There is no way that Edgar Cayce was afraid of death. On his own deathbed he heard the music of the spheres—heavenly choirs. For him, the passage to the other side was easy. He had been practicing it for most of his life.
Some of you will remember Jim Dixon who was bead of the Study Group Department for many years. When his wife was dying of cancer, he invited my husband and me to visit them in Arizona. His wife Beth and I were very close because she had a beautiful soprano voice and whenever we got together we would spend hours at the piano making music together. I had a dream shortly after this visit.
Jim and Beth Dixon
In the dream, I saw Beth sitting on their king-size bed. In front of her lay shells of all sizes, colors, and shapes which she had arranged in beautiful designs. In the dream I started to weep. I turned to Jim who sat on a chair near the bed and I said through my tears, "Beth is not afraid of dying, Jim. Look at these designs! She trusts the beauty of the process. But there are so many people who don’t know how to die!" Jim nodded in agreement. I awoke, my face wet with tears.
"Then there should not be sorrow and sadness in those periods when the physical turmoils and strifes of the body are laid aside, for the moment, for the closer walk with Him. For indeed to be absent from the material body is to be present with the Lord… And then when…there is the meeting at the river, there will be indeed no sorrow when this barque puts out to sea." (Edgar Cayce Reading 1824-1)
Excerpt from June Bro's The Art of Living from the Jan-Mar 2015 issue of Venture Inward magazine available to A.R.E. members at EdgarCayce.org/members.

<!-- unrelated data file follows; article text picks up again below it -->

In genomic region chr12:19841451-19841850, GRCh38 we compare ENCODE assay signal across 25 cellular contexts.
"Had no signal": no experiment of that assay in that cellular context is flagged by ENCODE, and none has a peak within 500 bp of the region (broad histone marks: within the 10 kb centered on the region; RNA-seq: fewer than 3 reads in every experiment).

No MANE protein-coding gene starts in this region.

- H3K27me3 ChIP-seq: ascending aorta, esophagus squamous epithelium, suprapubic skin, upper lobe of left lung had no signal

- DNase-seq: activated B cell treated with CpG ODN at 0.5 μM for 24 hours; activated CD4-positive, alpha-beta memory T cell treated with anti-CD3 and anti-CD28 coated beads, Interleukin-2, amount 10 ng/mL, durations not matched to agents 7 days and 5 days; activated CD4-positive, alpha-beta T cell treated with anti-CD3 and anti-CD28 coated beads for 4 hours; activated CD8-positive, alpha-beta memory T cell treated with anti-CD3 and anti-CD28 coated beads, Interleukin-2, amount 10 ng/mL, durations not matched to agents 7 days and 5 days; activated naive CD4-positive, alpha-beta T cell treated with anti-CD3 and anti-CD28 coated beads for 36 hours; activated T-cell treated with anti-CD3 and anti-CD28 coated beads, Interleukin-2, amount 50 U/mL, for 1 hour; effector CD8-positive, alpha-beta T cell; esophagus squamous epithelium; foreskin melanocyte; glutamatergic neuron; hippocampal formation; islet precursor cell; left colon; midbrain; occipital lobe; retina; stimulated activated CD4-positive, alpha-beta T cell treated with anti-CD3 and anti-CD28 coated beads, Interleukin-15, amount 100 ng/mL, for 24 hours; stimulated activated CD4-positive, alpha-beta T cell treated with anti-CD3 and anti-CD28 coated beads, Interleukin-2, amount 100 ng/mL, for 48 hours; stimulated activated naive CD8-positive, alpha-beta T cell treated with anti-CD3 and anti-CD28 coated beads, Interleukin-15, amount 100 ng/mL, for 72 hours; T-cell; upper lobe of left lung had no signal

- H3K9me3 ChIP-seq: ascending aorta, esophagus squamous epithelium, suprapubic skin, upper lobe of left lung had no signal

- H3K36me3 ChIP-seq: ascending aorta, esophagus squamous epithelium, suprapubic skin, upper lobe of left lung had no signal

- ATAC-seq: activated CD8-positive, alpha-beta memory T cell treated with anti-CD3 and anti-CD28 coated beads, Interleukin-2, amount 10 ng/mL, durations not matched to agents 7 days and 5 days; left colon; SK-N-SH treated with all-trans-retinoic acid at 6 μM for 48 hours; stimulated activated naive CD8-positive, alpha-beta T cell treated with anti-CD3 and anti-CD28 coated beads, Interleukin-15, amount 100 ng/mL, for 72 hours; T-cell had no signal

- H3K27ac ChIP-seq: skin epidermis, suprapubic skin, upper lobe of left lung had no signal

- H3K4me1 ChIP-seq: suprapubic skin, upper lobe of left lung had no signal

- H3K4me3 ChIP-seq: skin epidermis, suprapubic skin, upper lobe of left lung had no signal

Dr. June Avis Bro found her life deeply affected by working daily with Edgar Cayce when she and her husband, Harmon, came to Virginia Beach in 1943. She set about sharing her interests with others as a pastoral counselor and minister, as well as by using her skills in the performing arts. She has a graduate ministerial degree from Andover-Newton Theological School, near Boston, and a doctorate from Chicago Theological Seminary. In addition to teaching on six campuses while raising five children, she has been a research assistant at Harvard, lectured and held workshops in many cities, led overseas tours to the Near East and China, and served as pastor. A concert pianist, she has served on the music staff in churches of most of the major Protestant denominations and draws on her background in the arts to illuminate myths, symbols, and dreams. At age ninety, she released her first piano CD called “Soul Soundings,” which is being sold in the A.R.E. Bookstore. Her column for A.R.E.’s Venture Inward Magazine, "The Art of Living" is based on her life reading given by Mr. Cayce in 1944. She wrote the forward to the recently re-released book A Seer Out of Season written by Harmon Bro.